Phones

How do I withhold my mobile number?

withhold mobile number
Secret caller: you don't have to give away your identity

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There are times when making calls from your mobile phone that you may not want the recipient to see your number. Anonymously reporting something to the authorities, ringing a business that you’re worried may harvest the number for marketing purposes, or even making a prank call to someone who will already have your number stored. So how do you withhold your mobile number when making a call?

How to withhold your mobile number before making a call

If you don’t want to withhold your number permanently, but only before making a particular call, it’s dead easy to do (assuming you’re in the UK).

Simply type the numbers 141 before the phone number you plan to call.

Yes, this is the same system used on landlines, first introduced to stop people getting your number when they dialled 1471. You can do the same on a mobile.

How to withhold your mobile number permanently on Android

If you don’t want anyone to see your number when you call, you can tweak your Android phone’s settings to stop this happening.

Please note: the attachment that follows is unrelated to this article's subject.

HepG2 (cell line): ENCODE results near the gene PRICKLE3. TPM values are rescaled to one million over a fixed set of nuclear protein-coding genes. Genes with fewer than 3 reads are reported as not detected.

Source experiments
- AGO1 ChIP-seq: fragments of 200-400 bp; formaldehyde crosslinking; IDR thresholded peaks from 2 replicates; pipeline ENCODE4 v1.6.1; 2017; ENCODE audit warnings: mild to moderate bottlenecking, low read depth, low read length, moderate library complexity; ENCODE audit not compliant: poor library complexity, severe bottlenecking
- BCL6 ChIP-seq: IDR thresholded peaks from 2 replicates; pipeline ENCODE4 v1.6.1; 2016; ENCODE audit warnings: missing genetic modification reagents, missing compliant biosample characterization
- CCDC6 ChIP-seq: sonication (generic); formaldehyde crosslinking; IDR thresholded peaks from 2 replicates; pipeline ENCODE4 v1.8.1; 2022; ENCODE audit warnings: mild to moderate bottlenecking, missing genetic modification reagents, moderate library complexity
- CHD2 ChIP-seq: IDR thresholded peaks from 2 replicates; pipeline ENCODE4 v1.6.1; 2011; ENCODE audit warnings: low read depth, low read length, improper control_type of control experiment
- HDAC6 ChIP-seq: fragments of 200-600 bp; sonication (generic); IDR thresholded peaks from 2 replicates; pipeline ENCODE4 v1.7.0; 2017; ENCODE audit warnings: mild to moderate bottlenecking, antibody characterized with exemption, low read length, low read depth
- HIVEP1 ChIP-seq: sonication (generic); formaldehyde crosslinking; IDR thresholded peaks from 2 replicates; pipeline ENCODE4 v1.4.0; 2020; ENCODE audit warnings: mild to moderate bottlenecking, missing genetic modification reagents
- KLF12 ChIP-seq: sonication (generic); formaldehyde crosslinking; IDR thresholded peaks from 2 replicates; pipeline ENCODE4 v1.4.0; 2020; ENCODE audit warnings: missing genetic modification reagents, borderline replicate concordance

The instructions on how to do this may vary depending on your manufacturer and version of Android, but it should be broadly similar. On a Samsung Galaxy S9 running Android 9, you change the setting as follows:

  1. Click on the Phone app
  2. Press the three-dots menu button in the top-right of the screen and choose Settings
  3. Click on Supplementary Services
  4. Click on Show My Caller ID and select Hide number

How to withhold your mobile number permanently on an iPhone

The drill is a tad simpler on an iPhone:

  1. Open Settings
  2. Choose Phone
  3. Untick Show My Caller ID

Reasons not to withhold your mobile number

Most obviously, people who have your mobile number saved in their handsets will no longer be able to tell who you are before they decide to accept the call.

That might be a problem as hidden caller IDs are often associated with spam callers these days, and some people choose not to answer calls unless the caller is identified. You can even set your phone to automatically reject anonymous calls and send them to voicemail, letting you sort the wheat from the non-wheaty bits.

If you’re suddenly finding nobody is picking up, this could be the reason why.

NOW READ THIS: BT Mobile Wi-Fi calling – how do I set it up?


About the author

Barry Collins

Barry has scribbled about tech for almost 20 years for The Sunday Times, PC Pro, WebUser, Which? and many others. He was once Deputy Editor of Mail Online and remains in therapy to this day. Email Barry at barry@bigtechquestion.com.

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